Sykepleier og stipendiat på Senter for medisinsk etikk, Universitetet i Oslo,
Trygve Johannes Lereim Sævareid
disputerte mandag 7. Oktober med avhandlingen “Advance care planning in nursing homes – A mixed methods study of a complex intervention using a whole-ward approach”. Hovedveileder var Reidar Pedersen, Senter for Medisinsk Etikk, UiO, og Lisbeth Thoresen, UiO.
Første opponent var Professor Chris Gastmans, KU Leuven og dr. PhD. Anette Fosse, Øvermo legesenter andre opponent. Tredje komitémedlem var Adjunct Professor, Director Arild Bjørndal, University of Oslo.
Prøveforelesningen hadde som tema: "Relational autonomy in the ethical literature on end-of-life practices and how it can be applied to advance care planning in nursing homes".
Trygve Sævareid klarte seg flott både i prøveforelesning og på disputas, og Professor Emeritus Per Hjortdahl, UiO, loset oss fint gjennom det hele.
Advance care planning assists people to share their personal values, life goals, and preferences for future medical care before it is too late. When in need of end-of-life decisions in nursing homes, the patient is often no longer capable of participating in any meaningful communication. Thus, advance care planning is essential to secure patient participation in the decision-making processes at the end of their life. One aim of this project was to improve patient participation in the decision-making processes at end of life in nursing homes.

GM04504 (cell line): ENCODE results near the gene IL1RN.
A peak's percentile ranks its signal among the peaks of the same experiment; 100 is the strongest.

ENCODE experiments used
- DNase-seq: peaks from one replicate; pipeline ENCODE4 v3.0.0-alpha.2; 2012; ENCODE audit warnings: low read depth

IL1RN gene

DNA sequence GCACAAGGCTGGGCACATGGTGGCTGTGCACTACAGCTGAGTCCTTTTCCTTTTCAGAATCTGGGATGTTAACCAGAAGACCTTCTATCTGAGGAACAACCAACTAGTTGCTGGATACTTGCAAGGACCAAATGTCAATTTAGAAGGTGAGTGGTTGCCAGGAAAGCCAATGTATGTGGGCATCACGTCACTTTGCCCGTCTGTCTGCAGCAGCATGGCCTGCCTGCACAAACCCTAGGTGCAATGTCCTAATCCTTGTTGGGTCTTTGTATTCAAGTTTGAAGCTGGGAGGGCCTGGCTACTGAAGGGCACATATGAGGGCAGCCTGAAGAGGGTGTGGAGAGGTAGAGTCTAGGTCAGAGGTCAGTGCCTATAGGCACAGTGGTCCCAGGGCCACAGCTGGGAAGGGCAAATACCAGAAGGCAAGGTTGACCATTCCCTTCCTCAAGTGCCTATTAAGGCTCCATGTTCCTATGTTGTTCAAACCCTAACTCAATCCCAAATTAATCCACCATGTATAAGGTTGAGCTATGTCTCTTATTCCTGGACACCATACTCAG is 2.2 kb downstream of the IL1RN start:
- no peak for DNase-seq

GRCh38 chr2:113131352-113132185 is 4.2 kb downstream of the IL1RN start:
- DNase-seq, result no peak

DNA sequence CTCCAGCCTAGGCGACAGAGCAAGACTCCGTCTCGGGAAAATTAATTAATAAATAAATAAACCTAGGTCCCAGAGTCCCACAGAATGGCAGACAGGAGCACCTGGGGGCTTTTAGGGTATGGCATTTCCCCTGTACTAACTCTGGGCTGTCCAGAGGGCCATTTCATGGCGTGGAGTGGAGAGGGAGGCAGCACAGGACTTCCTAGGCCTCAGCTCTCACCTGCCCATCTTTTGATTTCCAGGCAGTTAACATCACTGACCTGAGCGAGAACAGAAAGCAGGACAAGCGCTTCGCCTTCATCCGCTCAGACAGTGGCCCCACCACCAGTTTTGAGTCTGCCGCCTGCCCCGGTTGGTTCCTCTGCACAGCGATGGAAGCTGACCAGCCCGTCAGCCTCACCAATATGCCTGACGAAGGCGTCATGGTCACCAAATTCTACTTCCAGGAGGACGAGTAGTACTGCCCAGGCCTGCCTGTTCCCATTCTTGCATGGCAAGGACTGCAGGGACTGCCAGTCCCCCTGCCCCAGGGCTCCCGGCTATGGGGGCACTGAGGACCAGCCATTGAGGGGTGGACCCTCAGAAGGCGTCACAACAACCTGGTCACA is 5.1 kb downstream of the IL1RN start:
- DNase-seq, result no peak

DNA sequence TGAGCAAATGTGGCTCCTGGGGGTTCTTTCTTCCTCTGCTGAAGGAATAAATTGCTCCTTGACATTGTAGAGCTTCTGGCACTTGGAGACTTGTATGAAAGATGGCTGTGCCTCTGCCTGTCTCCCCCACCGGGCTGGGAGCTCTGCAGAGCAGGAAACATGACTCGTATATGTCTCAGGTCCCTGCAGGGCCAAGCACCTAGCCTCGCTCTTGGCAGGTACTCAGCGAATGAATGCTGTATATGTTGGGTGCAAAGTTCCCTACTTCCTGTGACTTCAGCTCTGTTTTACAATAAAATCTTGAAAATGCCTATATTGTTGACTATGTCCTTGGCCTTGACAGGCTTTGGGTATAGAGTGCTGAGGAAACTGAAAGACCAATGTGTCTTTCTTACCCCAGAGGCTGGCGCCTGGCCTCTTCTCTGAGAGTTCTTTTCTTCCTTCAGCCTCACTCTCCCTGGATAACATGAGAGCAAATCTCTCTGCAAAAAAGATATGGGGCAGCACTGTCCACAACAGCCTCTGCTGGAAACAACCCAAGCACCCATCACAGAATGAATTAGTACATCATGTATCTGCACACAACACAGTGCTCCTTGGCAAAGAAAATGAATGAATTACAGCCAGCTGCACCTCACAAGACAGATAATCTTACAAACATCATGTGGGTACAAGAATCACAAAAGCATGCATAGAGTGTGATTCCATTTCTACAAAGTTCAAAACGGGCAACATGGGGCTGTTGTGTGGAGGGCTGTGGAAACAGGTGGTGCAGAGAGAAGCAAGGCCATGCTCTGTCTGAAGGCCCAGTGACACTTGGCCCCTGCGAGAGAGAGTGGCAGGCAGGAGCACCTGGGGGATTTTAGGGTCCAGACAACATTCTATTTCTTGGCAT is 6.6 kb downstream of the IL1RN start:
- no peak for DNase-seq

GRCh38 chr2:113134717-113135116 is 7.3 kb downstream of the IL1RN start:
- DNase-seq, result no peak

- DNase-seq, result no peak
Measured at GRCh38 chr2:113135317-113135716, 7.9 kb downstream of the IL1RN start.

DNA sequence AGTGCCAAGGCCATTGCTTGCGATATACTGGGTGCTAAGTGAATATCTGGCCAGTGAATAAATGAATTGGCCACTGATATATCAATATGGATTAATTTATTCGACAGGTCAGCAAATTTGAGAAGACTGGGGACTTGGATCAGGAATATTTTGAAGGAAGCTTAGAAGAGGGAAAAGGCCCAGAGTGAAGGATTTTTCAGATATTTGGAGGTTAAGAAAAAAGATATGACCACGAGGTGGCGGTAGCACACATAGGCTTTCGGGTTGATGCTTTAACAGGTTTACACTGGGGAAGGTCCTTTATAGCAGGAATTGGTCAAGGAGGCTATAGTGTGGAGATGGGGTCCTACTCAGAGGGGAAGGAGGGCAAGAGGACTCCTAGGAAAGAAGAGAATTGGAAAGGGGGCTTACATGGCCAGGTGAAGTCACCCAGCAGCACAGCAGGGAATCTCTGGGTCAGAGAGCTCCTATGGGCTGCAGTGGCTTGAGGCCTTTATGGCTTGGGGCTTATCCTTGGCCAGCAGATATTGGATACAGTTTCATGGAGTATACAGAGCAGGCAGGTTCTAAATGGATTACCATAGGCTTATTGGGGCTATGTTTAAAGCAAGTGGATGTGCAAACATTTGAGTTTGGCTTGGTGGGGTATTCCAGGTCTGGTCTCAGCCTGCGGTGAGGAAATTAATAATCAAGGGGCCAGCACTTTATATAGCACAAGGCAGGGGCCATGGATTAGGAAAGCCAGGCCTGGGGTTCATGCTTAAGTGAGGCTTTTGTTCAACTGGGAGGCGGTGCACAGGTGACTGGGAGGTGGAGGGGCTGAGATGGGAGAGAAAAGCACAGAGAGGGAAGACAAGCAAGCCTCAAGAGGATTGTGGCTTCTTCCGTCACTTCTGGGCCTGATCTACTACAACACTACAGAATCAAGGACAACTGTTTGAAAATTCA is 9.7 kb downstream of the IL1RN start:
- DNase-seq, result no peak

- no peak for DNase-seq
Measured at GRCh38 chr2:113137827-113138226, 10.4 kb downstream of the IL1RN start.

The mixed methods research design included chart reviews, qualitative interviews, and observation of advance care planning. We did a cluster-randomized trial in eight nursing home wards. Advance care planning was the clinical intervention and we used a whole-ward approach in implementing it. Included in the whole-ward approach was involving patients as much as possible, also those with cognitive impairment, and involving next-of-kin as support for the patients.
We found improved nursing home patient participation in advance care planning, patients with cognitive impairment participated actively and relayed relevant information, and participants and observations found conversations as patient-focused. Cognitive impairment represented a challenge and indicate that advance care planning may profit from commencing before nursing home admission. However, the patients received support from their next-of-kin, which enabled them to participate in the discussions. This thesis indicates that advance care planning may lay an important foundation for person-centered care and for respecting patient autonomy, which extends to the nursing home context.